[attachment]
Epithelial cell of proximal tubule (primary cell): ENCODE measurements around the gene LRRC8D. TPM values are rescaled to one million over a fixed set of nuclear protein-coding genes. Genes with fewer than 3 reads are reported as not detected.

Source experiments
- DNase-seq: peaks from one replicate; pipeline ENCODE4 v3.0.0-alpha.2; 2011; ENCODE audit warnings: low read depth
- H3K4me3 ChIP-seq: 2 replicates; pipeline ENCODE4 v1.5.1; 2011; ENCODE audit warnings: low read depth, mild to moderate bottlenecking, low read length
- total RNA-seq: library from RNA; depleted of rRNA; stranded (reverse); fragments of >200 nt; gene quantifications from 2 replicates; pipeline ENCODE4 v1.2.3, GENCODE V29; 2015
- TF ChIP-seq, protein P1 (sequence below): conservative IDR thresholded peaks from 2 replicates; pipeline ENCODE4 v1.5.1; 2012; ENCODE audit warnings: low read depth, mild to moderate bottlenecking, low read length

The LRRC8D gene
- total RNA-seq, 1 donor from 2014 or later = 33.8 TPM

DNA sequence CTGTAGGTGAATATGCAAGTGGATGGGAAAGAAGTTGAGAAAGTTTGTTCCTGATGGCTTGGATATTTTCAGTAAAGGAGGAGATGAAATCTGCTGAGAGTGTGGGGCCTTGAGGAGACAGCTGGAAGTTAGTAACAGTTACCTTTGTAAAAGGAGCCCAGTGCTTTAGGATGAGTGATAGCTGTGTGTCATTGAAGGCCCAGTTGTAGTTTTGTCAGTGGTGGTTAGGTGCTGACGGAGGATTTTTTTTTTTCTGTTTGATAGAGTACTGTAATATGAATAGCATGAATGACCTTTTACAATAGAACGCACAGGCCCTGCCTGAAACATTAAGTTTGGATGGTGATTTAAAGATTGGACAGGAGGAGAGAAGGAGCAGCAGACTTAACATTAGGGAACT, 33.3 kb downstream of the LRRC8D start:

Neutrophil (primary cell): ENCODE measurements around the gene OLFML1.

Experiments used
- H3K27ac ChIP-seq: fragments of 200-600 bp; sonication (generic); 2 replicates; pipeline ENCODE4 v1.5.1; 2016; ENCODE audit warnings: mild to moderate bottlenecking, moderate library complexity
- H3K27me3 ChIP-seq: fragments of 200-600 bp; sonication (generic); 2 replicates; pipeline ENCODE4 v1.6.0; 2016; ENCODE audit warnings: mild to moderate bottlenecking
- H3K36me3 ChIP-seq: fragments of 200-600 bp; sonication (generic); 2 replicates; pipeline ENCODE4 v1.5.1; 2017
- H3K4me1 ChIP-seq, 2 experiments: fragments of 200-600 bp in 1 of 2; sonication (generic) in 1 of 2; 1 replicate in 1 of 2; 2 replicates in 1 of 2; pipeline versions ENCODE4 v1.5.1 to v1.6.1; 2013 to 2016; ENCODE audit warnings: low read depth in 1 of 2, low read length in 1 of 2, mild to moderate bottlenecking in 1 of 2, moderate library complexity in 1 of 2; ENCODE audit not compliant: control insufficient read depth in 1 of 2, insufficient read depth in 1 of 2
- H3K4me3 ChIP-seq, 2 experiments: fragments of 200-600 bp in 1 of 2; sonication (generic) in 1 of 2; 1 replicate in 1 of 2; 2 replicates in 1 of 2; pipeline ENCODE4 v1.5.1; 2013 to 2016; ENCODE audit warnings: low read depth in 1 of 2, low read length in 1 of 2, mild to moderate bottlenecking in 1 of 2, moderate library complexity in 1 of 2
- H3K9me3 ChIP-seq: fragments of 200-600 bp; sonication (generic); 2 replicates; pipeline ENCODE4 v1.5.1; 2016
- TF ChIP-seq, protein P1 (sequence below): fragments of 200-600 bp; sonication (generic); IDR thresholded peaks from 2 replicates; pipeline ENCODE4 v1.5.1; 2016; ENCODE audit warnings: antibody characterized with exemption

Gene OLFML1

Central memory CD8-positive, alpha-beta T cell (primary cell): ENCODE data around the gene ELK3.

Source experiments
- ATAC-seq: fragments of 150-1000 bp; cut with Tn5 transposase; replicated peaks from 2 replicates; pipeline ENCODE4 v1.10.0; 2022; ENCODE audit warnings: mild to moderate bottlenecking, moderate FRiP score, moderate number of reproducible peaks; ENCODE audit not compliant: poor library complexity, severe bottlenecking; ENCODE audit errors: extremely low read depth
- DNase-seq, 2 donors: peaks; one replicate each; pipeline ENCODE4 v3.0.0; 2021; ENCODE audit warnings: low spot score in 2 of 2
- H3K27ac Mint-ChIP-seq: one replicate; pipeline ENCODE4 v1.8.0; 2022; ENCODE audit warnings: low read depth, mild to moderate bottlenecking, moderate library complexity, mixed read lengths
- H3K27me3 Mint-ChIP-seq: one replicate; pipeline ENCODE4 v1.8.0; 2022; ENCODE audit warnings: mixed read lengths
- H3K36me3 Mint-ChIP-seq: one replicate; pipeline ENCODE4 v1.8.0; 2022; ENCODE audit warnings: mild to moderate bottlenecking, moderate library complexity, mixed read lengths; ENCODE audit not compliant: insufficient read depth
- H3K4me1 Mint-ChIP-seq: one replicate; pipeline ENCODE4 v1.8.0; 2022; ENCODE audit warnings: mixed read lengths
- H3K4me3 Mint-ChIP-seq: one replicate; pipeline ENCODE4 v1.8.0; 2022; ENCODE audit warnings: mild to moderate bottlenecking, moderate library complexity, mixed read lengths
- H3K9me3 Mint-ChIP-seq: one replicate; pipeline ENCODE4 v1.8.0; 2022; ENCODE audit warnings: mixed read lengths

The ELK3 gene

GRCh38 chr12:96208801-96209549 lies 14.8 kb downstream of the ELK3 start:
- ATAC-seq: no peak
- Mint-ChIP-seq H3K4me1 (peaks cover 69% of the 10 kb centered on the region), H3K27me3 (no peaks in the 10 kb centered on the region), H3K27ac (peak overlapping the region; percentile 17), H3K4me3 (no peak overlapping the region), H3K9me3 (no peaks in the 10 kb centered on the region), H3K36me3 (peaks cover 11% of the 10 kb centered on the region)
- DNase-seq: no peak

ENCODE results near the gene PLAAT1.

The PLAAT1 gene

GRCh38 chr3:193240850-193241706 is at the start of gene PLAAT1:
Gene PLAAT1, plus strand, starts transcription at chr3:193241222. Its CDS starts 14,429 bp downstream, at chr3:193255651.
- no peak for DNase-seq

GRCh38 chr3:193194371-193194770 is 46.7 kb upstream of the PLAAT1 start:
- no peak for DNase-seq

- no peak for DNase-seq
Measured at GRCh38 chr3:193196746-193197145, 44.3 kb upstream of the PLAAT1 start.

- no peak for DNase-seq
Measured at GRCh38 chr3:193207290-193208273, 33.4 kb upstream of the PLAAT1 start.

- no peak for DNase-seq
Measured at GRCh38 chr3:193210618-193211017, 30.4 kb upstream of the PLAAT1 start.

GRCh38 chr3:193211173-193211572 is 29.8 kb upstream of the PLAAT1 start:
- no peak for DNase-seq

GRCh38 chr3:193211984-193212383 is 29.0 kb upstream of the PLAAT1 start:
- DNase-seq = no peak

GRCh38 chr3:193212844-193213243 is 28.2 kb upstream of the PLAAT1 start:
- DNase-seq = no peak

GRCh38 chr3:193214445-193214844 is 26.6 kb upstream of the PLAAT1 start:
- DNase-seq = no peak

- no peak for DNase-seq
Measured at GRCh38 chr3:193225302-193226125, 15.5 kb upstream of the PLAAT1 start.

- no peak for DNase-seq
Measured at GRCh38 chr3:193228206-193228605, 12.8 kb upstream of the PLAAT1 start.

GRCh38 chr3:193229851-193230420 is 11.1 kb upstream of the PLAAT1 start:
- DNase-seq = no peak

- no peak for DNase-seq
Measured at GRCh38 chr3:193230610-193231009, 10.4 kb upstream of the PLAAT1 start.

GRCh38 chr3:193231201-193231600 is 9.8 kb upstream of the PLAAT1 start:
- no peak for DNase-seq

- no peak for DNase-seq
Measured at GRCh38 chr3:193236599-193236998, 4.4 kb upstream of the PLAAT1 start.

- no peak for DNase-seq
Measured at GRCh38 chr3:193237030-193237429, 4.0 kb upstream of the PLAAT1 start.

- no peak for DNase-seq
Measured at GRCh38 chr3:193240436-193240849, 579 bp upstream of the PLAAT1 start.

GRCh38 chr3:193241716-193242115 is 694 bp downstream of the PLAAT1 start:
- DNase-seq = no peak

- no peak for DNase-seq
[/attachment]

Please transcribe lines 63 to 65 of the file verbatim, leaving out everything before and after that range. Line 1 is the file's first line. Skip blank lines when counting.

Measured at GRCh38 chr3:193230610-193231009, 10.4 kb upstream of the PLAAT1 start.

GRCh38 chr3:193231201-193231600 is 9.8 kb upstream of the PLAAT1 start:
- no peak for DNase-seq